Copyright Capital & Main
Sprawling across nearly 3,000 acres of coastal tidelands in Richmond, California, the Chevron oil refinery sends more than 4.4 million metric tons of carbon dioxide into the atmosphere each year. The 250,000 barrels of crude it turns into usable fuels every day make it consistently one of the biggest greenhouse gas polluters of any stand-alone facility in the state. It also puts more traditional pollutants into the air, such as smog-forming nitrogen oxides and fine particulate matter, tiny bits of soot that lodge in human lungs.
While the carbon dioxide poses no direct threat to any individual human’s health — its effects are long-term and global — the other pollutants kill more quickly and locally. The mostly low-income residents who breathe the air around the refinery suffer from higher rates of cancer and heart disease than do people who live elsewhere in Contra Costa County. Asthma among children is rampant. The smog and soot are in large part to blame.
To environmental justice advocates, the Richmond refinery symbolizes all that’s wrong with California’s climate regulation. Cap-and-trade, the state’s carbon trading scheme and the primary tool in its climate fight, has allowed Chevron to meet its emissions cap even as it pollutes as usual, by purchasing unused pollution credits from other entities covered under the same law. As a consequence, Chevron’s greenhouse gas emissions have hardly budged in the last five years. Nor has local air quality improved much. In some ways, it’s even worse.
Local community groups, however, have managed to exert leverage over Chevron to clean up its operations. This past spring, the Bay Area Air Quality Management District agreed to cap greenhouse gas emissions at the refinery at a level that would make it difficult, if not impossible, for Chevron to process hyper-polluting tar-sands oil in Richmond. The agreement was the culmination of five years of successful activism by the Asian Pacific Environmental Network (APEN), Communities for a Better Environment and other environmental justice organizations. The groups have been working toward a similar win on particulate matter and other air contaminants.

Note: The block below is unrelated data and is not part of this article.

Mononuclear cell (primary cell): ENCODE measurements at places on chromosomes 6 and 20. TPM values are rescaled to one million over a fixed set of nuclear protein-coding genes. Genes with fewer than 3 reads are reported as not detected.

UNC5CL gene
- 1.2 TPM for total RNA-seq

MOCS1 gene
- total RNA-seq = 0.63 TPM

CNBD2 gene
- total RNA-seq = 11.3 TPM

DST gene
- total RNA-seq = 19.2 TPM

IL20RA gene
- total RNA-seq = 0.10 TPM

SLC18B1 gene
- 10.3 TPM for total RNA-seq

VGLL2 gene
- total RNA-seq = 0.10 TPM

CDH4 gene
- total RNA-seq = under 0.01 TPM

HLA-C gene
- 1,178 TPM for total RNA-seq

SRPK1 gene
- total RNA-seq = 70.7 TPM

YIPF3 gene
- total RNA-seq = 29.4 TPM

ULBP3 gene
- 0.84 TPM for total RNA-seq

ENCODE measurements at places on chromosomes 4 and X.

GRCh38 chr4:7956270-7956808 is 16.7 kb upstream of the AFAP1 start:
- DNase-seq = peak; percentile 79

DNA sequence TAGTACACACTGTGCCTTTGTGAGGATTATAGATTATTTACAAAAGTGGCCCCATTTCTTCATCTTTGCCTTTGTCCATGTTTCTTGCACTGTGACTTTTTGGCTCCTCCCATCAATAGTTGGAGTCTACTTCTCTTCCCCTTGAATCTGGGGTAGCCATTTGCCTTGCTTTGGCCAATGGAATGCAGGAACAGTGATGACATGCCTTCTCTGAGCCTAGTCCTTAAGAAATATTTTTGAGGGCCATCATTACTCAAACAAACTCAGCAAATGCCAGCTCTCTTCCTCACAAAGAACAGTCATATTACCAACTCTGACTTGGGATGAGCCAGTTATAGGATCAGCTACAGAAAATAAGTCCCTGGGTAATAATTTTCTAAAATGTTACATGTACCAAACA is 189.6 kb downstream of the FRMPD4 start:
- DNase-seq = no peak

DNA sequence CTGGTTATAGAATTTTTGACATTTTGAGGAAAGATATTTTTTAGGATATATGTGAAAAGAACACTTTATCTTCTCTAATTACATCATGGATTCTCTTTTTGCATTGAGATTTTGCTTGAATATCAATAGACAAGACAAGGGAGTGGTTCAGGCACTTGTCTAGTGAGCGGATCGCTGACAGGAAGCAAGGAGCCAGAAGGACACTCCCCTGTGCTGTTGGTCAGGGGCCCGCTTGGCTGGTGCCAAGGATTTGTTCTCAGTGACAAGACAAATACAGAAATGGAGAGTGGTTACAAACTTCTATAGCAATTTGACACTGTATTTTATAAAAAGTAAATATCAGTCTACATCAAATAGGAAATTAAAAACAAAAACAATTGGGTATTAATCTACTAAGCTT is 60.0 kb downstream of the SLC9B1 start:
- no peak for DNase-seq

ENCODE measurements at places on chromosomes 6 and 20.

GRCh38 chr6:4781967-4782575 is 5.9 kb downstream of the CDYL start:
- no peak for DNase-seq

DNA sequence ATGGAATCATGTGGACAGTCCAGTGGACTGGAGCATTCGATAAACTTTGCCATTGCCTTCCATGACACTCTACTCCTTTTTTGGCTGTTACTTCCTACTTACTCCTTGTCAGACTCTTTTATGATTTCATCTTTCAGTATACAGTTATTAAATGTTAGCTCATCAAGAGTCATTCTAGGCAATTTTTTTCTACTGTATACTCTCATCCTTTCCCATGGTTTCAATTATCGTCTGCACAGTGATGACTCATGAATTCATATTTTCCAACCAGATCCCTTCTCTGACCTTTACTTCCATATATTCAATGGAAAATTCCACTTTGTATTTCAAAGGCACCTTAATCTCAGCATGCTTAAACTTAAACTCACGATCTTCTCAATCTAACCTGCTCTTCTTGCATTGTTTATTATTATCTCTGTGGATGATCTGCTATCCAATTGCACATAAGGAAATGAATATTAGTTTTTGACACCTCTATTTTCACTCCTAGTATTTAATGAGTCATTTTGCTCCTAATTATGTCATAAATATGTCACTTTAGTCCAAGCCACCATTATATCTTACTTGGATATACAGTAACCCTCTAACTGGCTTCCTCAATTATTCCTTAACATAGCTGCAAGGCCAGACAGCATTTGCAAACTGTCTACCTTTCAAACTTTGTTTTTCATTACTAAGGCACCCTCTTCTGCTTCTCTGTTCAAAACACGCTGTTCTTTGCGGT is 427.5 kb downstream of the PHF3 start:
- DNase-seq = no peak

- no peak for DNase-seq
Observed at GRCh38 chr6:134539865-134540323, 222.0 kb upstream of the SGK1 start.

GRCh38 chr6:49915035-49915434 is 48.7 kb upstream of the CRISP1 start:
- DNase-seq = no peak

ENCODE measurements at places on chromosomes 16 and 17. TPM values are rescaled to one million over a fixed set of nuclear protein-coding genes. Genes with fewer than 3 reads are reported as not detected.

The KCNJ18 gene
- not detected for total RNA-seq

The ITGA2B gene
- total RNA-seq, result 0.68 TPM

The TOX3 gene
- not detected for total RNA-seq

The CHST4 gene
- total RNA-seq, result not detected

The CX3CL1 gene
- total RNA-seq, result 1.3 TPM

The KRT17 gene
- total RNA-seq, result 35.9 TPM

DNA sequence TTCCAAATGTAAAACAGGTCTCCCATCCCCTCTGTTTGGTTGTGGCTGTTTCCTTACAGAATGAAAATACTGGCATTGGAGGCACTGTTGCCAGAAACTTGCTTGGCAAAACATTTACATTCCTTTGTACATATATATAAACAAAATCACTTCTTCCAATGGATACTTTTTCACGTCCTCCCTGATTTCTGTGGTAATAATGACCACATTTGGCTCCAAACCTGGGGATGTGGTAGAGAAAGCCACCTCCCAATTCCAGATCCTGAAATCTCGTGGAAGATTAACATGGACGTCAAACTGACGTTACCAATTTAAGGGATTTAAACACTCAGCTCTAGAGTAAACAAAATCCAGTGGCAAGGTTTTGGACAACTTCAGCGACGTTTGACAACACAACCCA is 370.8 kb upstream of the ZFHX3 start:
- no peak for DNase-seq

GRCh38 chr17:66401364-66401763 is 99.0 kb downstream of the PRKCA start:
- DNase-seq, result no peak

But some activists worry those efforts could stall if a proposal floated by Governor Jerry Brown and legislative leaders to extend cap-and-trade clears the legislature. One of the two measures in the package, Assembly Bill 398, contains what environmental justice advocates refer to as a “preemption provision,” a clause prohibiting local air districts from regulating carbon dioxide emissions at state-regulated facilities.
The bill’s language lacks clarity, said Amy Vanderwarker, co-director of the California Environmental Justice Alliance in a Tuesday-morning conference call with reporters. “If the air district is regulating specific emissions and that [regulation] has an ancillary benefit of reducing carbon dioxide, it could be subject to legal action,” she says. She argues that the clause is a legal loophole that industry could exploit.
Whether that loophole would stand up in court is an open question. “The language was crafted carefully to preserve local air district’s ability to regulate traditional air pollutants,” says Cara Horowitz, co-executive director of the Emmett Institute on Climate Change and the Environment at UCLA. But APEN executive director Miya Yoshitani worries the provision “could have a dampening effect” on already litigation-averse local air regulators. “It opens up a whole area of potential lawsuits that the district would vociferously want to avoid,” she says.
Environmental justice groups have several other objections to the bill, which would authorize the state air board to write new rules extending cap-and-trade from 2021 to 2030. Vanderwarker wonders if the program is even stringent enough to meet the state-mandated goal of reducing greenhouse gases to 40 percent below 1990 levels by 2030. It allows for “an overabundance of offsets,” she said, enabling industries to fund green projects in other states to compensate for their own climate pollution. “We feel as a coalition that Big Oil is dictating climate policy right now,” she said.
The preemption language, which didn’t exist in California’s original 2006 climate law, seems to have been added at the behest of the oil industry. Governor Brown has been engaged in controversial negotiations with the industry to craft the cap-and-trade package. The language granting the state air board sole authority over carbon dioxide regulation comes directly from a power point circulated by the Western States Petroleum Association, a powerful industry lobbying group which includes Chevron.
On Sunday, Brown reportedly spent three and a half hours in a conference call with environmental justice leaders, hoping to persuade them that their concerns had been addressed in a companion bill, AB 617, that specifically targets local air issues. The bill directs local regulators to aggressively monitor local air pollution from stationary sources and requires facilities to upgrade their pollution controls with state-of-the art technology. Vanderwarker said she appreciated the effort. But to Yoshitani and her allies, that one nod is not enough to compensate for what they fear they’ll lose to the preemption clause.
“We have spent literally the last five years working directly with our Bay Area Management District to create groundbreaking refinery rules around greenhouse gas emissions and local pollutants,” says Yoshitani. “We have come very, very close to succeeding.” But if AB 398 passes, “our ability to make decisions about our own local air quality will now be preempted by the state. Our community is incredibly upset.”
The Assembly is scheduled to vote on the bills Monday.